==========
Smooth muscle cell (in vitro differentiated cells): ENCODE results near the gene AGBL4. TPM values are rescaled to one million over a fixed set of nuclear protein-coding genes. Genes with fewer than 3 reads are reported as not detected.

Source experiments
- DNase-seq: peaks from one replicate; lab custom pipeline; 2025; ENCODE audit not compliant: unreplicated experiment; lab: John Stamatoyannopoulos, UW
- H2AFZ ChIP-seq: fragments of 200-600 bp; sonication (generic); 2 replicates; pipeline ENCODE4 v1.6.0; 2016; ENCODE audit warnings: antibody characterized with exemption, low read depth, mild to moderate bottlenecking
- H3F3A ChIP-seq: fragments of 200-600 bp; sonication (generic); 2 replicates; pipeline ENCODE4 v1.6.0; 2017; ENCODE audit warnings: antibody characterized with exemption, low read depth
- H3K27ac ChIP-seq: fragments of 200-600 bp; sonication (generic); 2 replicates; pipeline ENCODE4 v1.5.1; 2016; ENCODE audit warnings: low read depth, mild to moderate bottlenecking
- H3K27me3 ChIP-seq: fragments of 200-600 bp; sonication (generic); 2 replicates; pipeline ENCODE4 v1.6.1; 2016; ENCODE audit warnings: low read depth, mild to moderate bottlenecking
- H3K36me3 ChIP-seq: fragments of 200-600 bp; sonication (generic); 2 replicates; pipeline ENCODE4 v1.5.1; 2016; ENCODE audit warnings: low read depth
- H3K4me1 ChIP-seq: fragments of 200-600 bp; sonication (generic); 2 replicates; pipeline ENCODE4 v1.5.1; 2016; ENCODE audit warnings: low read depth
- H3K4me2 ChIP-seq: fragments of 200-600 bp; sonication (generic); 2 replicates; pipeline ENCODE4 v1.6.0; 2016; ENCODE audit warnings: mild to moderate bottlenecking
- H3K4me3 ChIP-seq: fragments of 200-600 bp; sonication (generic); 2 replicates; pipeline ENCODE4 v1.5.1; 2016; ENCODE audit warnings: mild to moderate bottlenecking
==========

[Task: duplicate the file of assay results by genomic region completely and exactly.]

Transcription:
Smooth muscle cell (in vitro differentiated cells): ENCODE results near the gene AGBL4. TPM values are rescaled to one million over a fixed set of nuclear protein-coding genes. Genes with fewer than 3 reads are reported as not detected.

Source experiments
- DNase-seq: peaks from one replicate; lab custom pipeline; 2025; ENCODE audit not compliant: unreplicated experiment; lab: John Stamatoyannopoulos, UW
- H2AFZ ChIP-seq: fragments of 200-600 bp; sonication (generic); 2 replicates; pipeline ENCODE4 v1.6.0; 2016; ENCODE audit warnings: antibody characterized with exemption, low read depth, mild to moderate bottlenecking
- H3F3A ChIP-seq: fragments of 200-600 bp; sonication (generic); 2 replicates; pipeline ENCODE4 v1.6.0; 2017; ENCODE audit warnings: antibody characterized with exemption, low read depth
- H3K27ac ChIP-seq: fragments of 200-600 bp; sonication (generic); 2 replicates; pipeline ENCODE4 v1.5.1; 2016; ENCODE audit warnings: low read depth, mild to moderate bottlenecking
- H3K27me3 ChIP-seq: fragments of 200-600 bp; sonication (generic); 2 replicates; pipeline ENCODE4 v1.6.1; 2016; ENCODE audit warnings: low read depth, mild to moderate bottlenecking
- H3K36me3 ChIP-seq: fragments of 200-600 bp; sonication (generic); 2 replicates; pipeline ENCODE4 v1.5.1; 2016; ENCODE audit warnings: low read depth
- H3K4me1 ChIP-seq: fragments of 200-600 bp; sonication (generic); 2 replicates; pipeline ENCODE4 v1.5.1; 2016; ENCODE audit warnings: low read depth
- H3K4me2 ChIP-seq: fragments of 200-600 bp; sonication (generic); 2 replicates; pipeline ENCODE4 v1.6.0; 2016; ENCODE audit warnings: mild to moderate bottlenecking
- H3K4me3 ChIP-seq: fragments of 200-600 bp; sonication (generic); 2 replicates; pipeline ENCODE4 v1.5.1; 2016; ENCODE audit warnings: mild to moderate bottlenecking